The latest global numbers
The World Bank just updated its estimates of the number of people
living in poverty to 1996 and 1998, using 1993 Purchasing Power
Parities (PPP) and household survey data (see Table 1 and Table 2).

The figures for 1998 are preliminary estimates, based on the most
recent survey data available (only a few surveys are available for
1997 and 1998) and actual or estimated growth rates in real private
consumption per capita; they will be firmed up as new survey data
become available.

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What story do the new figures tell? First, both the share of
population and the number of people living on less than a dollar a
day declined substantially in the mid-1990s, after increasing in the
early 1990s. The same is true for those living below two dollars a
day. But the numbers rose again in the aftermath of the global
financial crisis.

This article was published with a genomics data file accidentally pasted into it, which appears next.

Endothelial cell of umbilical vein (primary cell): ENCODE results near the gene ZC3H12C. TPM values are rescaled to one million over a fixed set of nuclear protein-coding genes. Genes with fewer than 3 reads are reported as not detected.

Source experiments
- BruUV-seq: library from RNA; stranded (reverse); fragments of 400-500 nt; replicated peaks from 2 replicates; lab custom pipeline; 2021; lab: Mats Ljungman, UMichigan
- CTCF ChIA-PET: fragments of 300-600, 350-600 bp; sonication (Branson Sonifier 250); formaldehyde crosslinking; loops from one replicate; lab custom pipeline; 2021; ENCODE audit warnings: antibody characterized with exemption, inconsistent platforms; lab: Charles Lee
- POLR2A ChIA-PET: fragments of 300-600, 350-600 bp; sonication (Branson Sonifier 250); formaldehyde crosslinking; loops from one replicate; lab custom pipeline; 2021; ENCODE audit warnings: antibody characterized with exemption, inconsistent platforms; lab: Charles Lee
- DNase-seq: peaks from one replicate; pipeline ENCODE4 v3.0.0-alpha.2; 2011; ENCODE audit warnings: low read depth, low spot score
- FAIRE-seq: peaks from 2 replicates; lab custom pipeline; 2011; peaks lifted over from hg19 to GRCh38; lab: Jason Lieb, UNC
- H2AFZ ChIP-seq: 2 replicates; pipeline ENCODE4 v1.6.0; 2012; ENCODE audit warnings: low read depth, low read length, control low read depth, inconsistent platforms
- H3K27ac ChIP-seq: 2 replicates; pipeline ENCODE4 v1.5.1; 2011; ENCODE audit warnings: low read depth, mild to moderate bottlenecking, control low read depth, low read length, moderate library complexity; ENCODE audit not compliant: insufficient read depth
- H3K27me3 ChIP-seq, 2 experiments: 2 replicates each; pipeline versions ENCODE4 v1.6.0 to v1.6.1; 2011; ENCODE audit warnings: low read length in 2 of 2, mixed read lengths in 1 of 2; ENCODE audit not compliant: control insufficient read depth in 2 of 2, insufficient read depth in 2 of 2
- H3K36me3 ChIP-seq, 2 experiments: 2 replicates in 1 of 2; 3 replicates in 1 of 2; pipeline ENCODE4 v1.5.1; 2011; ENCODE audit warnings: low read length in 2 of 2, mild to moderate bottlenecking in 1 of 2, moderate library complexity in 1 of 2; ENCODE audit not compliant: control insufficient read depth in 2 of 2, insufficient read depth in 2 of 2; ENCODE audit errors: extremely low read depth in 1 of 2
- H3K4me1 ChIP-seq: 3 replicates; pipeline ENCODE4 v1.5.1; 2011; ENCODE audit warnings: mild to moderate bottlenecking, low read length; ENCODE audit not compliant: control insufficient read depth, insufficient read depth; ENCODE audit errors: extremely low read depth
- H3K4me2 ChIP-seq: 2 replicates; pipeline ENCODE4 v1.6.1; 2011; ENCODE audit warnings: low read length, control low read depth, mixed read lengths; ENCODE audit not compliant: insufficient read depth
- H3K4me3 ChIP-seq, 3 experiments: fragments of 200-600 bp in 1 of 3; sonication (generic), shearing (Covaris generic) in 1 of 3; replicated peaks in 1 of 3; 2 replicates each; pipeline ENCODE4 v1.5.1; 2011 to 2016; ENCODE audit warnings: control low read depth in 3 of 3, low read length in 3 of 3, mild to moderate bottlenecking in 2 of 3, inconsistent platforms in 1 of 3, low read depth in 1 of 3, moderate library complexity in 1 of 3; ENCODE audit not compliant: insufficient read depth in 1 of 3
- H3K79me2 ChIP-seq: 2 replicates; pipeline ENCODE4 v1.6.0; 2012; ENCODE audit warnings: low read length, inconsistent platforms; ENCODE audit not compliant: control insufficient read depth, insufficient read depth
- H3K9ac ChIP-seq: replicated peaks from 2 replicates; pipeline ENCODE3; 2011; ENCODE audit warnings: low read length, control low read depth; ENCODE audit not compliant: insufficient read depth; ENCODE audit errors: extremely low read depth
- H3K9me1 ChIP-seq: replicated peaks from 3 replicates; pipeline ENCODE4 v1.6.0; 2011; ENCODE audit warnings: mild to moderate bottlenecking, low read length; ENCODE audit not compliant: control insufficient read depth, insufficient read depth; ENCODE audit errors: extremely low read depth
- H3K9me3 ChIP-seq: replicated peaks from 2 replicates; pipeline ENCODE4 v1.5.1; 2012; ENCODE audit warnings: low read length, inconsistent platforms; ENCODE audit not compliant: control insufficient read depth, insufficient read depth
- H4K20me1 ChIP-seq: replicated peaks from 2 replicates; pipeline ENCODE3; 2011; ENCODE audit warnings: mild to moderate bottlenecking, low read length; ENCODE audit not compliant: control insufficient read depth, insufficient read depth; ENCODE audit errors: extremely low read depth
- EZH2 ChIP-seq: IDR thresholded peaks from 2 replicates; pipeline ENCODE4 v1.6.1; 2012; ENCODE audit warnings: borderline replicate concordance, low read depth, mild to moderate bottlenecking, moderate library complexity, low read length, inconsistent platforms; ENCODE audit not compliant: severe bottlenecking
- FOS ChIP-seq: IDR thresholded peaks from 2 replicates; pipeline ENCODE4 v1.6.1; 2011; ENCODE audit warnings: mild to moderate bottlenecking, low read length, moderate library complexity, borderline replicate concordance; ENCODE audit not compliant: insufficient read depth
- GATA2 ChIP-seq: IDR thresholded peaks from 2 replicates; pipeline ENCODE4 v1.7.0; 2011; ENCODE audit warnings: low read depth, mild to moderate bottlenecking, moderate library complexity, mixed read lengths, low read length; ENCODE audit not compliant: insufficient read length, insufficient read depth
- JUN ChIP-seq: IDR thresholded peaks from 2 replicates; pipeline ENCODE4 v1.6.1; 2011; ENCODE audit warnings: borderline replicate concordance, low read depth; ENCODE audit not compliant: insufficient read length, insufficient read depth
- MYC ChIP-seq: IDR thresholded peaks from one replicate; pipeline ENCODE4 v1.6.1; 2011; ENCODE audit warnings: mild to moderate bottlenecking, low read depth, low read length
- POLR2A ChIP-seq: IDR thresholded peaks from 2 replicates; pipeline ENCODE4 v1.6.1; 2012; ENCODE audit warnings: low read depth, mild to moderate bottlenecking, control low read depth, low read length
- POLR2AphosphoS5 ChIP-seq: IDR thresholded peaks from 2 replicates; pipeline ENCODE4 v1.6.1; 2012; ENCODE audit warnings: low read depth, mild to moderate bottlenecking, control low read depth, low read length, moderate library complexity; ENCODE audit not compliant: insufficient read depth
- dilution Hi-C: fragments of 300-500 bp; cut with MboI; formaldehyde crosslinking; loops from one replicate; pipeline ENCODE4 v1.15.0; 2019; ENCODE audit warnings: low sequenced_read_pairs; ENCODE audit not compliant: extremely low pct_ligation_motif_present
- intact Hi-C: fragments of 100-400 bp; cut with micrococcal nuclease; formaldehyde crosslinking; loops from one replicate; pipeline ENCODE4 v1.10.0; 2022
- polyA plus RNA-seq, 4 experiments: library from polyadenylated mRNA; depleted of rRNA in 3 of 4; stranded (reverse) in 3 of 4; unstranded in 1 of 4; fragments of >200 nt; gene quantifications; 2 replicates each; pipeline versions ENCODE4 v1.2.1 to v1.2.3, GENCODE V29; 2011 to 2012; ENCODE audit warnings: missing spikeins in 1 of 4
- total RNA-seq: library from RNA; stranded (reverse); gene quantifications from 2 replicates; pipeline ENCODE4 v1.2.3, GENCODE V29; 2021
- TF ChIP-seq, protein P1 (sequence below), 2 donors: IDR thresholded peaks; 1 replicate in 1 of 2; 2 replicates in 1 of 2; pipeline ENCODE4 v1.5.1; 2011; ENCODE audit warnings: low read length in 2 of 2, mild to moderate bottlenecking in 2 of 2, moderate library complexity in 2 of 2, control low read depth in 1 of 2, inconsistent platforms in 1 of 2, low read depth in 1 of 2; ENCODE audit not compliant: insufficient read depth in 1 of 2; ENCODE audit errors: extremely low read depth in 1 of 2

The declines in the numbers are almost exclusively due to a
reduction in the number of poor people in East Asia, most notably in China. But progress
was partly reversed by the crisis, and stalled in China.
In South Asia, the incidence of poverty (the share of the population living in poverty) did
decline moderately through the 1990s but not sufficiently to reduce the absolute number of
poor. The actual number of poor people in the region has been rising steadily since 1987.
In Africa, the share declined and the numbers increased as well. The new estimates indicate
that Africa is now the region with the largest share of people living below $1/day.
In Latin America the share of poor people remained roughly constant over the period, and
the numbers increased.
In the countries of the former Soviet bloc, poverty rose markedly-both the share and the
numbers increased.
Table 1. Population living on less than $1 per day and headcount index in developing
and transitional economies, selected years, 1987-1998
Population covered by
at least one survey
Number of people living on less than $1 a day